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Bay Area health officials warn actual number of COVID-19 cases possibly higher than reported

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SANTA CLARA COUNTY, Calif. (KRON) – “But the truth is, that COVID-19 is still circulating widely in our community, and circulating silently,” Dr. Sara Cody said.

Health officials in the Bay Area warn the coronavirus is still here, and could be spreading faster than we realize — that’s as a statewide glitch is clouding the true numbers.

California is reporting 5,200 new cases of the coronavirus in the past 24 hours but more than 200 new deaths.

In the Bay Area, San Francisco and Santa Clara are both reporting more than 200 new cases, Alameda and Contra Costa report more than 100, Solano 80 cases and San Mateo, Napa and Marin counties all have around 20 new cases.

However, every county except San Francisco and Napa have reported at least one new death from  the virus and the numbers could be even higher.

That’s because a technical problem had led to an undercount in cases across the state.

While the latest case numbers indicate the virus is still spreading, again, the numbers might be higher than we think.

The virus is spreading fastest among people under 35 and those in the Latinx community in Santa Clara County. 

With the actual number possibly higher than what is being reported, health officials are urging people to keep their guard up. 

“We don’t know if our cases are rising, plateauing or decreasing,” Dr. Sara Cody said. 

Santa Clara County Public Health Officer Dr. Sara Cody is talking about how data received from the state of California may represent an underreporting of new cases of COVID-19.

“We are very anxious for the issue to get resolved, we expect that all of the numbers are going to go up, to what extent, we don’t know,” Cody said.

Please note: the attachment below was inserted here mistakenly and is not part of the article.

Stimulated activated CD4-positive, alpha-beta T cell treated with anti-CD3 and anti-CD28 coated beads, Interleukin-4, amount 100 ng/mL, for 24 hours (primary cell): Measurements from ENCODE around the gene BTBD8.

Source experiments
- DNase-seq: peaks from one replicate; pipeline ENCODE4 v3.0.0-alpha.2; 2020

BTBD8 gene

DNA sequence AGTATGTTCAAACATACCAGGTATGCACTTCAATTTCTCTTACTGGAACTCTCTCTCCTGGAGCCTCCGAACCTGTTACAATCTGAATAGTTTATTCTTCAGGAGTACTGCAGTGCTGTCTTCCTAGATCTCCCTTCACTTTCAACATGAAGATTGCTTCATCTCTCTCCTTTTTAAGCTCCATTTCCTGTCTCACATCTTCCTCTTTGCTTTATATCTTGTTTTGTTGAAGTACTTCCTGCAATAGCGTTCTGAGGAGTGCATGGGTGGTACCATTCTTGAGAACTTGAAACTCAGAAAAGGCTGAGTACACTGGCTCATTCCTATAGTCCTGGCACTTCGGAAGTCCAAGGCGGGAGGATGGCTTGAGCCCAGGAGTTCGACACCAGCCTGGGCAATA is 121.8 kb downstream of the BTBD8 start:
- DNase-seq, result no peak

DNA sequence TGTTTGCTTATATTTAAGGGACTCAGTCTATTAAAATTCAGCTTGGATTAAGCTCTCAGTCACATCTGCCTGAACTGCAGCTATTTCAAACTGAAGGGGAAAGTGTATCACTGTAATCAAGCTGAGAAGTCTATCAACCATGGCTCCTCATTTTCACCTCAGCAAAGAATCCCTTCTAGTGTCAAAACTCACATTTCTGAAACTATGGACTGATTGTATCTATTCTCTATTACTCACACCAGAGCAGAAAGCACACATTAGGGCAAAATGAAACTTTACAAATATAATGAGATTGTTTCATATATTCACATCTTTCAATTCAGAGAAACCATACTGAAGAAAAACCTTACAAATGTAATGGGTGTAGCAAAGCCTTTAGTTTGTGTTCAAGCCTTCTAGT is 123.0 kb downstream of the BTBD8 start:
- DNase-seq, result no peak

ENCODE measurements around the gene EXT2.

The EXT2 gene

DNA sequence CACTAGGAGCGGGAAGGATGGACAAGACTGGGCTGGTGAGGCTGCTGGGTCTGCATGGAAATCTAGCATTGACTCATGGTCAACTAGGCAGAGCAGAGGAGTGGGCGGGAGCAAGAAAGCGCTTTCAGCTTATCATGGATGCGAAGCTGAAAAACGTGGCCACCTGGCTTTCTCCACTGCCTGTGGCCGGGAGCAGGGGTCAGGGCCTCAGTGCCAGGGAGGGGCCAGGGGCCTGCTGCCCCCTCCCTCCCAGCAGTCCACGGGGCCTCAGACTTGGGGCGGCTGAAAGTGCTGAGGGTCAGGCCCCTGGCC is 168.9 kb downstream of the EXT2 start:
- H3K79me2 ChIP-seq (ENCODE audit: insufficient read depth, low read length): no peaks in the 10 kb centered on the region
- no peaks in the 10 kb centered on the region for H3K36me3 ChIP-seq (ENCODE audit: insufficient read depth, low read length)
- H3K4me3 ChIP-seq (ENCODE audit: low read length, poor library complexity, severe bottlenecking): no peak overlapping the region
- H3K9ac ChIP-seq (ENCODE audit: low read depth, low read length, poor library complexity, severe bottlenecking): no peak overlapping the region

State officials say issues with the electronic lab system are to blame for discrepancies that are making it hard for counties, which rely on the state data, to understand what is happening.

“This lack of data doesn’t allow us to know where the epidemic is heading, how fast it’s growing or not,” Cody said. 

Dr. Cody points out how the county flattened the curve in May only to see a resurgence when shelter orders were relaxed in June.  

The numbers, such as they are, show hospitalizations trending down while the virus is spreading fastest in people under 35 and in the Latinx community.

“Because things were open, people got a sense that they were safe but the truth is COVID-19 is still circulating widely in our community and silently spreading from person to person to person,” Cody said. 

The state says the discrepancies have not led to delays in patients being notified of lab results, which are generally reported directly to health care providers.  

But the state data help’s counties keep their own information up to date. 

The reporting issues have led to speculation the state’s reporting of an overall downward trend in new cases over the past week is suspect.  

Undercounting positive cases impacts testing and contact tracing and makes it hard to decide on a path forward, says Dr. Cody.

“If we see the cases are rising fast, then we may need to put stricter controls in place like we did back in March to really turn it down,” Cody said. 

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